Every time I see the news that Toyota is adding a subscription fee to use its remote start feature or that Tesla will charge owners to use technology they already bought, I get angrier. The absolute audacity. I refuse to buy into this concept, where you spend tens of thousands of dollars on a product only to find out that, in addition to your monthly payment, you’ll also be racking up additional charges to, I don’t know, use the dual-zone climate control you already thought you bought.
I can’t wrap my head around it. I’ve seen people playing Devil’s Advocate on this one, arguing that we already live in a world of subscriptions and post-purchase downloadable content. Sure. I get it. I can see where you’re coming from. But you’re wrong.
Let me provide an example. I paid $3,000 for a new MacBook Pro when I accidentally gave mine a bath. I also pay for services like Photoshop on top of what I already paid for the laptop. I pay a monthly fee for Spotify. I pay for extra cloud storage as opposed to having bought an external hard drive because I’m rarely ever in one place.
I’m going to argue, though, that this is nowhere near the same thing as what, say, Toyota is proposing with its remote start fee. There are fundamental differences. The subscription services on my laptop are a cherry on top of an already-functional product. It’s the equivalent of upgrading your car’s stereo system or buying fancy seat covers. It’s a fee paid for other services to personalize the experience you have already paid money for.
But if I had to pay a fee to use my MacBook’s fingerprint recognition, I would be pissed. If I had to pay to use its built-in notes app, I would be outraged.
A car is not like the various other forms of technology we use in our life. A new car is the second-most expensive purchase most folks will make in their life, after a house. Can you imagine if you rocked up to your brand-new house and realized you have to pay a fee to access the living room? You’re already paying for utilities and trash service and Wi-Fi every month. And now that you have your keys, you find out that you don’t actually own that fancy deadbolt on your door until you pay another five dollars per month.
I can understand paying for SiriusXM, which is an outside service added to a car to provide an enjoyable experience that I can opt into if I choose. I don’t like it, but I can understand it. I cannot understand Toyota building cars capable of certain features that have already been somewhat optional thanks to varying trims and then continuing to charge you more for the use of those services. If I opt to spend $1,500 more on a car trim so that I can start my car remotely, I will not be paying another undetermined sum per month to actually start that car remotely.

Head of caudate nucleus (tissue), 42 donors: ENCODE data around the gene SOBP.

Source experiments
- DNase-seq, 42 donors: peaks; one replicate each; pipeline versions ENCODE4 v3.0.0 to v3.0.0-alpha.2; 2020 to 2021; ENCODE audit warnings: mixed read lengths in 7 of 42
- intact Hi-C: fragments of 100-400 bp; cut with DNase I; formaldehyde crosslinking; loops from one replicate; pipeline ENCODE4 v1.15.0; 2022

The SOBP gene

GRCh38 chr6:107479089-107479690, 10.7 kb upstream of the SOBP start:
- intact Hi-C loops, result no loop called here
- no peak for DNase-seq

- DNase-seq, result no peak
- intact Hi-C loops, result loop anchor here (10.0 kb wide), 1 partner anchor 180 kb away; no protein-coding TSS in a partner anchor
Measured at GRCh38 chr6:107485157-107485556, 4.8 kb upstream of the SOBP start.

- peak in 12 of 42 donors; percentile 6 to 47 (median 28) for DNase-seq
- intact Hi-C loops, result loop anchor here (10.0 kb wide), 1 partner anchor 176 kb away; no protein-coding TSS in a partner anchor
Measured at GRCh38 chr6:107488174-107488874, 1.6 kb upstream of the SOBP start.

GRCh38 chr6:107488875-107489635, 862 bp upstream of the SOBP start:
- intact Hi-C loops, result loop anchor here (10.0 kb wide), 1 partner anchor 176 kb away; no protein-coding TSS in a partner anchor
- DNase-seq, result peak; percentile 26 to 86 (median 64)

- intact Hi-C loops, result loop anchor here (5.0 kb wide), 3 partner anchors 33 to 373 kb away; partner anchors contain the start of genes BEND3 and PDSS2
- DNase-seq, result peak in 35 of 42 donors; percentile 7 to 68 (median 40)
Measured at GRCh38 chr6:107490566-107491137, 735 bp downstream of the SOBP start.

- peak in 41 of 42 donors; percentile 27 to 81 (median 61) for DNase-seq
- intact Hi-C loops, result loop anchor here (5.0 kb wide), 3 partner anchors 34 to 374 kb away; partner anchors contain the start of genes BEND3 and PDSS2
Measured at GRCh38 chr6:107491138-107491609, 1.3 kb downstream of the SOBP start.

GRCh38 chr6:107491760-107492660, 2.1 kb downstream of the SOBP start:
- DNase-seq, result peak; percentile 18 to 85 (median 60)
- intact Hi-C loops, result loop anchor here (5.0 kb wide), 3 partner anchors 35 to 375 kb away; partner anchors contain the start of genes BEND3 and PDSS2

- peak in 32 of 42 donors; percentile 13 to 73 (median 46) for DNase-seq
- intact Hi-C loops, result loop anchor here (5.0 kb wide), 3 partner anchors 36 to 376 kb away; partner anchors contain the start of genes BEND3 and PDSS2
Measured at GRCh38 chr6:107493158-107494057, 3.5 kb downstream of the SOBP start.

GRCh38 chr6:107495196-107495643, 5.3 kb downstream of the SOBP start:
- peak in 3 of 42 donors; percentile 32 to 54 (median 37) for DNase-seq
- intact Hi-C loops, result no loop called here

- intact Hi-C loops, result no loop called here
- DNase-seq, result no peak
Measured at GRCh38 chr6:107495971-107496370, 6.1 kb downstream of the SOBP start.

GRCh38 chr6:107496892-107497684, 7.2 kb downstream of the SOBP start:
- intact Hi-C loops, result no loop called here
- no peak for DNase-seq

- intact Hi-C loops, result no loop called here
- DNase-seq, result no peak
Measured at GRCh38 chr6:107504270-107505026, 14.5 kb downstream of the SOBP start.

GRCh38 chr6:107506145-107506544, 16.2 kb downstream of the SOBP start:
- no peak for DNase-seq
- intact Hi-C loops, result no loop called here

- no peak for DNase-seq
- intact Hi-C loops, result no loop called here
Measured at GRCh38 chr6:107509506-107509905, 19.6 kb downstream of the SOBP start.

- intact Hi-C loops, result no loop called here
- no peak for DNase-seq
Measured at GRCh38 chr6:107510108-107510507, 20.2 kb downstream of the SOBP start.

The only way this even kinda-sorta makes sense is if all cars are sold in a single trim whose specific features you can activate if you want to use them. But even then, you’re testing my patience, because you’re making cars that could have these features and still charging people more to use them.
Sure, I pay my monthly fee for Spotify. I pay for Netflix. But these are not two services that specifically only come available to me through a different purchase I’ve already spent tens of thousands of dollars on. I wasn’t marketed my laptop on the basis of it being Spotify-capable, only to find out that the fine print says, oops, yeah, you have to pay more for it. I didn’t sign up for a years-long financing plan on my house only to find out that it’s going to cost an extra fee to use the yard. I wouldn’t even buy the smart water heater when I replaced mine because it required an extra fee for connected services. I’m already shelling out a lot of money for a water heater along with a monthly payment to get that water. Hell no. If this thing comes with a phone app that lets me control it while I’m away, then let me control it. Don’t make me pay $30 a month for the pleasure.